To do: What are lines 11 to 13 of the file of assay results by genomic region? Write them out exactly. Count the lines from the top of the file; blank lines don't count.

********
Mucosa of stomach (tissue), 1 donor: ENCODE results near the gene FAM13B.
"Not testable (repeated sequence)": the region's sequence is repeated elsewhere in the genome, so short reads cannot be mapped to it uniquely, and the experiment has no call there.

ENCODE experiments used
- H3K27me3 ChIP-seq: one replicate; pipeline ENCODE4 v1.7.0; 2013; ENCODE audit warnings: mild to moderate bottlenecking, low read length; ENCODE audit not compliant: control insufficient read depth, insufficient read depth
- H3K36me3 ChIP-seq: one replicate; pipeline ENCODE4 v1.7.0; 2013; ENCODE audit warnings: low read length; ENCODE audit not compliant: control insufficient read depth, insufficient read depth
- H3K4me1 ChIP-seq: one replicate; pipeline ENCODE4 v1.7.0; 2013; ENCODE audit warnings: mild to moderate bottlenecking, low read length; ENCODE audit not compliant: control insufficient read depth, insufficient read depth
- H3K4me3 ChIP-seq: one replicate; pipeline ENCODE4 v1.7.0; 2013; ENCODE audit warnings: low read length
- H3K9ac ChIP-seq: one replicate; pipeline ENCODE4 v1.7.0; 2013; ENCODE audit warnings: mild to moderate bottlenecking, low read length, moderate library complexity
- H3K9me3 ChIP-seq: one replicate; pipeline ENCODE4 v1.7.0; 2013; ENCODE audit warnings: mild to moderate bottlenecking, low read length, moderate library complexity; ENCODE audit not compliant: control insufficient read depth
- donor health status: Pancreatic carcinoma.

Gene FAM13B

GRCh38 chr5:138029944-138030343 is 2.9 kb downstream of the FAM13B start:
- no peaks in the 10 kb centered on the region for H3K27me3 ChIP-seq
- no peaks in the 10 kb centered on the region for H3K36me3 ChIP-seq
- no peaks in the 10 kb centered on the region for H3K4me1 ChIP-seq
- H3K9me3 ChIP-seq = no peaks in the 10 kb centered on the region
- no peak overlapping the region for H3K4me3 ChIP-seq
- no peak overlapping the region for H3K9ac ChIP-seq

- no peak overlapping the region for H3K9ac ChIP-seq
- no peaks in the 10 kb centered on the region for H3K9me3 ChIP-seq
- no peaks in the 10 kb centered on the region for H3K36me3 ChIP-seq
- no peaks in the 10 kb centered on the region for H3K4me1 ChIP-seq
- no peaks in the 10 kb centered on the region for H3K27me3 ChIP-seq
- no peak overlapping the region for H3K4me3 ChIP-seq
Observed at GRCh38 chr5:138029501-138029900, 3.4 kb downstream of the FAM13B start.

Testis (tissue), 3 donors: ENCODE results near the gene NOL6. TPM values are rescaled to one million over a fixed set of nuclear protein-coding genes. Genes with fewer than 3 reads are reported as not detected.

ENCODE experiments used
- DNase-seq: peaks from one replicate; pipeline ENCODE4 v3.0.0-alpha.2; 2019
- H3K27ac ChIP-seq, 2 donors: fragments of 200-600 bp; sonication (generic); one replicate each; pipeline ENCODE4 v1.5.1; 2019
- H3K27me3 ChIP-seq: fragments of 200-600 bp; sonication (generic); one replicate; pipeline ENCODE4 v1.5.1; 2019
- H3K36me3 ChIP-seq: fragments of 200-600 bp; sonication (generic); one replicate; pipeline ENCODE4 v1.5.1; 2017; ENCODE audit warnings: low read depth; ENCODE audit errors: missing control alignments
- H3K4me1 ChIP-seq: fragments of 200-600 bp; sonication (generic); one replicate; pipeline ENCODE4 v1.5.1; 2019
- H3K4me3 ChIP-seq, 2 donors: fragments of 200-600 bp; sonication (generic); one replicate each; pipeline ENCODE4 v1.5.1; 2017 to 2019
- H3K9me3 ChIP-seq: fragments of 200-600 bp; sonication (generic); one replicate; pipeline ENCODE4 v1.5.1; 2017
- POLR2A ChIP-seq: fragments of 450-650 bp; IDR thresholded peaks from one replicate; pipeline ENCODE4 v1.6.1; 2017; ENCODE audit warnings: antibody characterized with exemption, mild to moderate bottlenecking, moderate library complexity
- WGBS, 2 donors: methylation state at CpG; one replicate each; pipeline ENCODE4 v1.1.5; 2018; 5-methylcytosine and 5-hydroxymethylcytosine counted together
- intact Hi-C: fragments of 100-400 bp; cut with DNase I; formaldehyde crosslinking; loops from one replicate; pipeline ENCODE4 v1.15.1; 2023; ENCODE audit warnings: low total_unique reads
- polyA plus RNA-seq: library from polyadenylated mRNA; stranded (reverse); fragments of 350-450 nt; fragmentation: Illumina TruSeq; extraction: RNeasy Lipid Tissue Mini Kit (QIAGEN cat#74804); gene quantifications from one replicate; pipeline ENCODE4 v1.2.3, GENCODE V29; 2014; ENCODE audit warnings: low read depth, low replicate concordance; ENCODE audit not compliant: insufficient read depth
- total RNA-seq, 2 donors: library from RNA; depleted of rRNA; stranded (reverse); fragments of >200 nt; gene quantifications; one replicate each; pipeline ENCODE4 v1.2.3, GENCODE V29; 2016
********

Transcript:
Gene FAM13B

GRCh38 chr5:138029944-138030343 is 2.9 kb downstream of the FAM13B start:
- no peaks in the 10 kb centered on the region for H3K27me3 ChIP-seq